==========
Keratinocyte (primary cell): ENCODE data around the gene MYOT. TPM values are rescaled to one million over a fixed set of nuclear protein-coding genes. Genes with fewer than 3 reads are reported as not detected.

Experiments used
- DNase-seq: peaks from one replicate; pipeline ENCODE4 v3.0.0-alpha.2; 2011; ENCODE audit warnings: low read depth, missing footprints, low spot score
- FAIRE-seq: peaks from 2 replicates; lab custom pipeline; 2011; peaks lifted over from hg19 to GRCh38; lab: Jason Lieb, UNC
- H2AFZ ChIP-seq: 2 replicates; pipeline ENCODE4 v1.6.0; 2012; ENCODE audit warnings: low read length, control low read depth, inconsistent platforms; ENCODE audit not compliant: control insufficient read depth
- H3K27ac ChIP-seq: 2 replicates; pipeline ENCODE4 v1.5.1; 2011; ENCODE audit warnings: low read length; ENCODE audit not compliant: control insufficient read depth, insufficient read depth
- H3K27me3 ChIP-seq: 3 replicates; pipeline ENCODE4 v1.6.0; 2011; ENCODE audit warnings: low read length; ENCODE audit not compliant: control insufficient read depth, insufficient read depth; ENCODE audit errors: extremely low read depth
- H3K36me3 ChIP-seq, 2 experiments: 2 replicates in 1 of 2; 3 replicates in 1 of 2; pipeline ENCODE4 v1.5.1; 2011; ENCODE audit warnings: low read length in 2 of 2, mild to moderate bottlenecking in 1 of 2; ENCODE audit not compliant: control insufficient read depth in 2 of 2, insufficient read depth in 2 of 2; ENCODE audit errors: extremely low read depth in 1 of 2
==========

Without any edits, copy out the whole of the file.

Keratinocyte (primary cell): ENCODE data around the gene MYOT. TPM values are rescaled to one million over a fixed set of nuclear protein-coding genes. Genes with fewer than 3 reads are reported as not detected.

Experiments used
- DNase-seq: peaks from one replicate; pipeline ENCODE4 v3.0.0-alpha.2; 2011; ENCODE audit warnings: low read depth, missing footprints, low spot score
- FAIRE-seq: peaks from 2 replicates; lab custom pipeline; 2011; peaks lifted over from hg19 to GRCh38; lab: Jason Lieb, UNC
- H2AFZ ChIP-seq: 2 replicates; pipeline ENCODE4 v1.6.0; 2012; ENCODE audit warnings: low read length, control low read depth, inconsistent platforms; ENCODE audit not compliant: control insufficient read depth
- H3K27ac ChIP-seq: 2 replicates; pipeline ENCODE4 v1.5.1; 2011; ENCODE audit warnings: low read length; ENCODE audit not compliant: control insufficient read depth, insufficient read depth
- H3K27me3 ChIP-seq: 3 replicates; pipeline ENCODE4 v1.6.0; 2011; ENCODE audit warnings: low read length; ENCODE audit not compliant: control insufficient read depth, insufficient read depth; ENCODE audit errors: extremely low read depth
- H3K36me3 ChIP-seq, 2 experiments: 2 replicates in 1 of 2; 3 replicates in 1 of 2; pipeline ENCODE4 v1.5.1; 2011; ENCODE audit warnings: low read length in 2 of 2, mild to moderate bottlenecking in 1 of 2; ENCODE audit not compliant: control insufficient read depth in 2 of 2, insufficient read depth in 2 of 2; ENCODE audit errors: extremely low read depth in 1 of 2